In the United States, commercial pastes are marketed under brand names including Solo and American Almond. Per 30 gram serving, the American Almond poppy seed paste has 120 calories, 4.5 grams fat, and 2 grams protein.

Poppy seeds can also be used like sesame seeds to make a bar of candy. The bars are made from boiled seeds mixed with sugar or with honey. This is especially common in the Balkans, Greece and even in the cuisines of former Austro-Hungarian countries.

Use by cuisine[edit]

Turkish poppy-seed cake

Poppy seeds are used around the world in various cuisines.

In India, Iran and Turkey poppy seeds are known as khashkhaash or haşhaş and are considered highly nutritious, mostly added in dough while baking bread, and recommended for pregnant women and new mothers.

European cuisine[edit]

German Mohnstollen

The seeds of the opium poppy (Papaver somniferum) are widely consumed in many parts of Central and Eastern Europe. The sugared, milled mature seeds are eaten with pasta, or they are boiled with milk and used as filling or topping on various kinds of sweet pastry. Milling of mature seeds is carried out either industrially or at home, where it is generally done with a manual poppy seed mill.

Poppy seeds are widely used in Austrian, Croatian, Czech, German, Hungarian, Romanian, Lithuanian, Polish, Romanian, Russian, Slovak, Turkish and Ukrainian cuisines.

The states of former Yugoslavia (notably Macedonia and Serbia, but also Croatia and Bosnia) have a long tradition of preparing poppy seed pastry (strudel, baklava, pajgle) and dishes (macaroni with poppy seeds).

Polish makowiec, Slovak makovník, a nut roll filled with poppy seed paste

In Lithuania and Eastern Slovakia, a traditional meal is prepared for the Kūčios (Christmas Eve) dinner from the poppy seeds. They are ground and mixed with water; round yeast biscuits (kūčiukai; bobalky in Slovak) are soaked in the resulting poppy seed 'milk' (poppy milk) and served cold.

In Central Europe, poppy strudel is very popular, especially during Christmas. In the countries belonging to the former Austro-Hungarian Empire, poppy seed pastries called Mohnkuchen are often eaten around Christmas time.[14]

Jewish cuisine[edit]

In Jewish cuisine, pastries filled with black poppy seeds in a sugary paste are traditional during Purim, which occurs exactly one month before Passover and approximately a month before Easter. Traditional pastries include poppy seed kalács and hamantashen, both sometimes known as beigli (also spelled bejgli). In Israeli cuisine, poppy seed hamantashen is the main traditional food eaten at Purim. Poppy seed pastries are common in Jewish bakeries and delicatessens throughout the United States.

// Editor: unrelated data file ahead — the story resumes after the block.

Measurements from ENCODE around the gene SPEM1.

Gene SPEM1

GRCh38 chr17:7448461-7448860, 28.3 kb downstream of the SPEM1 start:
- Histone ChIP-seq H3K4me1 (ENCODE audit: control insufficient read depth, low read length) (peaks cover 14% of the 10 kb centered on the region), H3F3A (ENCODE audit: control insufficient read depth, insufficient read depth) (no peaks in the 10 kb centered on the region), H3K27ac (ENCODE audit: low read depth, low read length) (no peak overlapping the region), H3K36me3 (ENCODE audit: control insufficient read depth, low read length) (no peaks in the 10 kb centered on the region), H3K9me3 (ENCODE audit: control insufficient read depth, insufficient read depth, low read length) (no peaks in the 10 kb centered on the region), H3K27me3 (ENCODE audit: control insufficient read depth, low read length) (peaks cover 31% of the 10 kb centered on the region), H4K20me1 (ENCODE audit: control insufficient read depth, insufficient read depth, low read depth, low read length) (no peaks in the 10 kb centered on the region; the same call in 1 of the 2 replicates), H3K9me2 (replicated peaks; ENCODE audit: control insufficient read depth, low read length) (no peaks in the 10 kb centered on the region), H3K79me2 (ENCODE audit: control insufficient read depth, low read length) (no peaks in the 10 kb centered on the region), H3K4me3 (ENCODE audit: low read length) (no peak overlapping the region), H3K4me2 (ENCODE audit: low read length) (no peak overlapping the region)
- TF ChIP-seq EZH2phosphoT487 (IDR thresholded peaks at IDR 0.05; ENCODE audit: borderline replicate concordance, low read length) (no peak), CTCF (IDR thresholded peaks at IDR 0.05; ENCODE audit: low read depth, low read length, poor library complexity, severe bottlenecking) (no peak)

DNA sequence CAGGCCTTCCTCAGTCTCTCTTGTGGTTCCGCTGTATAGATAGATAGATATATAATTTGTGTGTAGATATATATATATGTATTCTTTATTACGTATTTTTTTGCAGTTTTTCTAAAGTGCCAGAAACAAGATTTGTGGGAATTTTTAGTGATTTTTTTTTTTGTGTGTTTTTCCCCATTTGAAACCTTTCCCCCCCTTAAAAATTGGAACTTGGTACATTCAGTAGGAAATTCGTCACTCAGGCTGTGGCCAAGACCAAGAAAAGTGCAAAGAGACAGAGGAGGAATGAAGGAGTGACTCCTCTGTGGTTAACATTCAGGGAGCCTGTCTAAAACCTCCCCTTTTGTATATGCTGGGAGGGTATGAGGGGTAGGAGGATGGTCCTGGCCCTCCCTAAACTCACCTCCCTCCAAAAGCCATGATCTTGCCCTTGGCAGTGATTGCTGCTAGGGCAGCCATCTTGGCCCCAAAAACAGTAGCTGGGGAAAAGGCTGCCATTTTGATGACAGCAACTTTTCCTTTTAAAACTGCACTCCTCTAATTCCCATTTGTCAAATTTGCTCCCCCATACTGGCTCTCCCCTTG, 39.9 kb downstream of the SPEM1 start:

Indian cuisine[edit]

In Indian cuisine and Pakistani cuisine, white poppy seeds are added for thickness, texture and also give added flavor to the recipe. Commonly used in the preparation of korma, ground poppy seed, along with coconut and other spices, are combined as the masala to be added at the end of the cooking step. It is quite hard to grind them when raw, so they are normally dry fried, and then mixed with a little water to get the right paste consistency.

Words for poppy seed paste include Hindi/Marathi - Khas Khas (खस खस), Oriya - Postak, Bengali - Posto, Kannada - Gasagase (ಗಸಗಸೆ) or Telugu gasagasa (గసగస) or gasagasaalu or Tamil Kasa kasaa (கசகச) or Malayalam - (خش خاش).

Poppy seeds are widely used in Gujarati cuisine, Andhra cuisine, Bihari cuisine, Bengali cuisine, Oriya cuisine, and Malabar cuisine (Northern Kerala).

In Gujarat, poppy seeds are mostly used in sweets. The most common use is to garnish on a traditional Gujarati sweet - Ladoo.

In Bengal (West Bengal and Bangladesh), white poppy seeds are called posto পোস্তো). They are very popular and are used as the main ingredient in a variety of dishes.[citation needed] One of the most popular[peacock term] dishes is aloo posto (potato and poppy seeds) which consists of a large amount of ground poppy seeds cooked together with potatoes and made into a smooth, rich product, which is sometimes eaten with rice. There are many variants to this basic dish, replacing or complementing the potatoes with such ingredients as onions (pnyaj posto), Ridged Luffa (jhinge posto), chicken (murgi posto), and possibly the most popular prawns (chingri posto). The cooked poppy seeds are sometimes served without any accompanying ingredients at all. The consistency of the dish may vary depending on local or household traditions. There are many other posto dishes. Chadachadi is a dish from Bengali cuisine and includes long strips of vegetables, sometimes with the stalks of leafy greens added, all lightly seasoned with spices like mustard or poppy seeds and flavored with a phoron. One dish involves grilling patties made from posto, sometimes frying them (posto-r bora). Another dish involves simply mixing uncooked ground poppy seeds (kancha posto) with mustard oil, chopped green chili peppers, fresh onions and rice.

In Karnataka cuisine, Gasagase Payasa (Kannada: ಗಸಗಸೆ ಪಾಯಸ) is very popular in southern part of the South Indian state of Karnataka. It is a liquid dessert made out of white poppy seeds, jaggery, coconut and milk. Andhra cuisine also uses white poppy seeds, called Gasaalu (గసాలు) in Telugu, in various recipes.

In Maharashtra, poppy seeds (called खस खस in Marathi) are used to garnish anarsa (अनारसा/अनरसा), a special sweet prepared during the festival of Diwali.

The seeds themselves do not contain significant amounts of opiates. But a poppy tea consumed in some areas and often referred to as doda has been controversial for containing ground opium poppy plant, especially the seed head, and contains significant levels of opiates.[15] Popular in some South Asian communities, doda is created by grinding dried poppy husks or poppy seeds into a fine powder and then ingesting the mix with hot water or tea. In Canada, doda is made from poppy plants brought in from Afghanistan and Arizona under the guise of legal purposes such as floral arrangements, but is sold illegally from some meat markets.[16]

Other uses[edit]

In Indian traditional medicine (Ayurveda), soaked poppy seeds are ground into a fine paste with milk and applied on the skin as a moisturizer.[17]

Poppy seeds are pressed to form poppyseed oil, a valuable commercial oil that has multiple culinary, industrial, and medicinal uses.

Whole poppy seeds also have a medical use: in a simple, accurate, and inexpensive test for vesicointestinal fistula (see Poppy seed test).

They are often used as bird seed, in which case they are usually called maw seeds.[18]